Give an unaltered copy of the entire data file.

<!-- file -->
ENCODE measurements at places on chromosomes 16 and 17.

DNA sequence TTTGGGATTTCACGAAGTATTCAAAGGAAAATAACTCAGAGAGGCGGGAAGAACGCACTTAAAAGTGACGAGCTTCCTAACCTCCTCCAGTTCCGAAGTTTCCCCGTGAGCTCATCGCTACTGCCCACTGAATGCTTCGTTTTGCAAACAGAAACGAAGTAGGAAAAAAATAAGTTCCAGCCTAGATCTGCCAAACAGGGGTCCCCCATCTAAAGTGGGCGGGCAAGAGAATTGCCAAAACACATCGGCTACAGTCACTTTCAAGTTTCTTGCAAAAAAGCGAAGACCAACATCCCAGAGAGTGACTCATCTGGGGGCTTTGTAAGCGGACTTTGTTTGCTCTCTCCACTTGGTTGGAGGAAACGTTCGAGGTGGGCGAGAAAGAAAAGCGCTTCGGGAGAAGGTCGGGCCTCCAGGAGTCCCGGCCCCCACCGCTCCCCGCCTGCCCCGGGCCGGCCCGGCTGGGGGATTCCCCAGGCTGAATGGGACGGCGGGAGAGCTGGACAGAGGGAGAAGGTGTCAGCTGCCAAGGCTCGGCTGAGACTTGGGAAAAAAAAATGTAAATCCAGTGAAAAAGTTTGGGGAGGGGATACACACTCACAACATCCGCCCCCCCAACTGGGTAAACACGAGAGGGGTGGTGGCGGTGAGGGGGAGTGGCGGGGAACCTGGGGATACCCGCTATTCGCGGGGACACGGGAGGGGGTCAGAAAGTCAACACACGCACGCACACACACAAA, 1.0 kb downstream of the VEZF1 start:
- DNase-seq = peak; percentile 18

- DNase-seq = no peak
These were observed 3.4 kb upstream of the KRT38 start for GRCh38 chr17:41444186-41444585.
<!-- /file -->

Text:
ENCODE measurements at places on chromosomes 16 and 17.

DNA sequence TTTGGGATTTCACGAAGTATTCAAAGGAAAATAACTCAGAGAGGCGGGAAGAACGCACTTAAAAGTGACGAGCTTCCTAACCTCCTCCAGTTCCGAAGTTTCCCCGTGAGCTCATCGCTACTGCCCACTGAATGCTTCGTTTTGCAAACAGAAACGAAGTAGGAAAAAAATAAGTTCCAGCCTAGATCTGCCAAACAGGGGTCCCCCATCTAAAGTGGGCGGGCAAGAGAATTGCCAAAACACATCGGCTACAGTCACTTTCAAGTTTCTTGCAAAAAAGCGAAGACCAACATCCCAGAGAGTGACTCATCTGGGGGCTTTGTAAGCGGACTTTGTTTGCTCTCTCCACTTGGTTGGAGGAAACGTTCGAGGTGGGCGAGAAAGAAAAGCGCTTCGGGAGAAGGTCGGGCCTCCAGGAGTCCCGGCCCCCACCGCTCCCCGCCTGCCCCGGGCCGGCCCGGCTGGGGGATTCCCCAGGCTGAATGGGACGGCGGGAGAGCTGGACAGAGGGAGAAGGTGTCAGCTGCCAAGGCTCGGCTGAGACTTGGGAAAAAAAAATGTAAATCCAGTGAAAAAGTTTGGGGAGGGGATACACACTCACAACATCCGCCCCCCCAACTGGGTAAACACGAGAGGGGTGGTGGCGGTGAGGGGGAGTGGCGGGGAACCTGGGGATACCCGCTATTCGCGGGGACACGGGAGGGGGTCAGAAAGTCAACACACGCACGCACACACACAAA, 1.0 kb downstream of the VEZF1 start:
- DNase-seq = peak; percentile 18

- DNase-seq = no peak
These were observed 3.4 kb upstream of the KRT38 start for GRCh38 chr17:41444186-41444585.